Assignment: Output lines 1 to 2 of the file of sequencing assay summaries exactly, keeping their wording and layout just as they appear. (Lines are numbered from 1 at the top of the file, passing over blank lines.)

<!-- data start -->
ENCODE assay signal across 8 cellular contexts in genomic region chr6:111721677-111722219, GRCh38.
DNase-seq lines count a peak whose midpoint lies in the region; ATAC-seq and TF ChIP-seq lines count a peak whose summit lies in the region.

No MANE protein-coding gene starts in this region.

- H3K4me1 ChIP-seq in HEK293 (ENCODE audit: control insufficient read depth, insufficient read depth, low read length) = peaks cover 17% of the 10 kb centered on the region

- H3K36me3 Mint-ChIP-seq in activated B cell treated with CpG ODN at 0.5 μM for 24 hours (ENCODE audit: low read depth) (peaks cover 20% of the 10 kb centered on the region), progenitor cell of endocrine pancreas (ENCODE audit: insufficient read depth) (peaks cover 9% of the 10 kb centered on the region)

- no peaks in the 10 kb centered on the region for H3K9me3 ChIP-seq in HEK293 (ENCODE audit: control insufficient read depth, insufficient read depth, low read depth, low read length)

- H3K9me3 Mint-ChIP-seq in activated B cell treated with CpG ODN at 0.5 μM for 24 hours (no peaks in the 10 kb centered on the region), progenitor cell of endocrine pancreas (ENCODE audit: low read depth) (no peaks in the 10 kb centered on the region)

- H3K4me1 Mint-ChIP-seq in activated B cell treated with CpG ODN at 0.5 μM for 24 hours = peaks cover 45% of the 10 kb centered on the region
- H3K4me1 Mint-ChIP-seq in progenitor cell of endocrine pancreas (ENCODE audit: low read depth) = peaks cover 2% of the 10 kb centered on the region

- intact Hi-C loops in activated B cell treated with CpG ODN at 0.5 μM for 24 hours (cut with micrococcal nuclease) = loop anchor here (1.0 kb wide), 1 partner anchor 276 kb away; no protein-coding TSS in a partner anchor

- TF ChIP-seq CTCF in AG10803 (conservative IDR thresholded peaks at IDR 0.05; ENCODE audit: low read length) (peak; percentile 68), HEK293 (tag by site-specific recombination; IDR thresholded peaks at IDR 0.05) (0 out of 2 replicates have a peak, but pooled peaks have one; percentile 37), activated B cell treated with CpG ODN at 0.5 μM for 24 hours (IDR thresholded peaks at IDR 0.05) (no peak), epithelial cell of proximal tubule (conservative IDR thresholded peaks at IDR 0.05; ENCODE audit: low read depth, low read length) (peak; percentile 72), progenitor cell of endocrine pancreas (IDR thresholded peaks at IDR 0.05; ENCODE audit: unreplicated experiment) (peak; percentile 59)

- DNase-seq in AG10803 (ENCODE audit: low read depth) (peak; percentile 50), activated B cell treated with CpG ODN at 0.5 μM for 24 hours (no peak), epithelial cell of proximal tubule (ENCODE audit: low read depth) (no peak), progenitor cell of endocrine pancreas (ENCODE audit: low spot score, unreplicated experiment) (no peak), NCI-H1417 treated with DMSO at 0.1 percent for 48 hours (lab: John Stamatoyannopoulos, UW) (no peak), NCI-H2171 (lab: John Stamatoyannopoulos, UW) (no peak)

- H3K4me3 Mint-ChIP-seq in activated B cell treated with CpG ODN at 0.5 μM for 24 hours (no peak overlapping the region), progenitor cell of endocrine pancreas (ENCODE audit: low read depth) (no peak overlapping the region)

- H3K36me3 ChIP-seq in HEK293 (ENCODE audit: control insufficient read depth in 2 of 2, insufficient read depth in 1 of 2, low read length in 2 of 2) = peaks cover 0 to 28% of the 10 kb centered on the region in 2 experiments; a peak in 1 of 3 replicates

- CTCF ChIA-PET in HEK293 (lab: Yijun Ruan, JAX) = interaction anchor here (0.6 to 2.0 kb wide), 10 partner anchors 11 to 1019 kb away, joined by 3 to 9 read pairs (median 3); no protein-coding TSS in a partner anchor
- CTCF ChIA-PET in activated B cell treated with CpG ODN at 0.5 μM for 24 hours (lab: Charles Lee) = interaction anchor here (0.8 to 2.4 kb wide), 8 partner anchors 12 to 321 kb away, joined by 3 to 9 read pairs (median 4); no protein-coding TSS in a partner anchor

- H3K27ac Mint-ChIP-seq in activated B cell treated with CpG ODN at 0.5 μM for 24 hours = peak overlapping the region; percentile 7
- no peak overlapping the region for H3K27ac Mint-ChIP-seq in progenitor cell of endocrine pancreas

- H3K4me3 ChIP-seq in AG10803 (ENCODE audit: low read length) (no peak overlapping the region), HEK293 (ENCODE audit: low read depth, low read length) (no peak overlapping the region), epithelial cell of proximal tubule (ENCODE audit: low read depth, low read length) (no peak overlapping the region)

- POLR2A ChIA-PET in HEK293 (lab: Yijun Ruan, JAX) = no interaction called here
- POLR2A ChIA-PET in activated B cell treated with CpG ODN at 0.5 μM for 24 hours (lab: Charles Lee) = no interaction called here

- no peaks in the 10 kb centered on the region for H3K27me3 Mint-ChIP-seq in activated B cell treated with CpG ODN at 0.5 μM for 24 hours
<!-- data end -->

ENCODE assay signal across 8 cellular contexts in genomic region chr6:111721677-111722219, GRCh38.
DNase-seq lines count a peak whose midpoint lies in the region; ATAC-seq and TF ChIP-seq lines count a peak whose summit lies in the region.